Oil and gas companies rely on small and mid-sized projects to balance risk and cash flow in their portfolios. To maximise the pay-off of these investments, companies are standardising operational processes.
The greatest benefits are achieved when project teams approach their first project with replication in mind, according to a new report from the Economist Intelligence Unit, Economies of Scale: How The Oil and Gas Industry Cuts Costs Through Replication.
A proactive approach effectively integrating owners, contractors and project teams is crucial to achieving these results. The report, sponsored by Oracle, looks at how oil and gas businesses have approached project replication, identifying key opportunities and challenges.
Companies have found that construction standardisation enables project teams to reduce delivery time, cut costs and secure incremental advantages on each subsequent investment.
However, executives highlight that this is not a process of cutting corners but the deliberate application of acquired experience. This process takes several years diligently building expertise in particular projects and then sharing that knowledge. Furthermore, it is challenging to attract adequately skilled project managers to smaller projects.
Large projects tend to attract the top talent, but seasoned oversight is vital to successfully carry out replication projects.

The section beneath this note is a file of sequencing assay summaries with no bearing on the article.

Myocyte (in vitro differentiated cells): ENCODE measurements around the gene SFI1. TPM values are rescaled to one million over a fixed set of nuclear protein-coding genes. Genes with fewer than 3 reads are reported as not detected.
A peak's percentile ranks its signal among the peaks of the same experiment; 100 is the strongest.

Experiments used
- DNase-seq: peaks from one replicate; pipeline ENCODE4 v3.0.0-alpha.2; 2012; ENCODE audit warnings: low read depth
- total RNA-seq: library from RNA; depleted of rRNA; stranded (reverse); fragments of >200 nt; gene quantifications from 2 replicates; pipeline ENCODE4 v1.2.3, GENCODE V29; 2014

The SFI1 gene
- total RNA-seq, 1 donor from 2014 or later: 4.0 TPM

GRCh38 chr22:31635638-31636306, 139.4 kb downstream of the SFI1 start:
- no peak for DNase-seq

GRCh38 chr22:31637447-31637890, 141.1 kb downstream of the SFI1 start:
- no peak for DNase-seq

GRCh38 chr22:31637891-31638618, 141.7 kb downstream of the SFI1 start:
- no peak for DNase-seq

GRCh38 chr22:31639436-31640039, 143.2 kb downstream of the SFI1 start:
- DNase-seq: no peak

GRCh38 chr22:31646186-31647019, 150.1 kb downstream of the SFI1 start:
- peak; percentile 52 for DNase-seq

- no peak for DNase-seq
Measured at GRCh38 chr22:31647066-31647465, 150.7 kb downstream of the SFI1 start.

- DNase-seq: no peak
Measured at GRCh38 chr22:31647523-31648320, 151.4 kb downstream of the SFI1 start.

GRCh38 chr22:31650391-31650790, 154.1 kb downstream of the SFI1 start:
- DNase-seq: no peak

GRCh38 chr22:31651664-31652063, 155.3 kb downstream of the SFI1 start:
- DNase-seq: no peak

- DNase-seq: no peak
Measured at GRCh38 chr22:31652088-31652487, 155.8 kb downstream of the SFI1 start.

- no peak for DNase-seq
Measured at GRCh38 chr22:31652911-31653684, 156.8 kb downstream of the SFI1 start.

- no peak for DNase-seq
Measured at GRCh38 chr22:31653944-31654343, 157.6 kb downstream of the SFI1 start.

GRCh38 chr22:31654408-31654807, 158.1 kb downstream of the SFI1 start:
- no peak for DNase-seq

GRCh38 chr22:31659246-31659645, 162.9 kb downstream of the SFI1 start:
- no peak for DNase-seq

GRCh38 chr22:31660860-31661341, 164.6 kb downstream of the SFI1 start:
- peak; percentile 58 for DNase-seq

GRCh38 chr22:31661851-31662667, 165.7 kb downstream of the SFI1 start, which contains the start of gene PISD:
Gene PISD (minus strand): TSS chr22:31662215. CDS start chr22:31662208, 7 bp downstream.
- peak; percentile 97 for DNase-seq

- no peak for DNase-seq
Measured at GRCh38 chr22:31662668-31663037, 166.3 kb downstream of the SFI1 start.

To achieve the benefits of replication, operating teams, contractors and owners must collaborate effectively. This does not mean that each group should try to maximise its own speed. Rather, together they should identify cross-functional strategies to reduce wasted time and ramp up productivity for the project as a whole. These steps can drive cost reductions of 15-30% and cut time to completion by 15-40%.
Attracting top talent to replication projects is a challenge, yet essential to success.
Executives’ attention is often focused on larger-scale projects, but successful replication requires the experience of a seasoned project manager to handle myriad contractors while avoiding delays and cost overruns.
The greatest benefits of replication are achieved when project teams approach their first project with duplication in mind, says the report.
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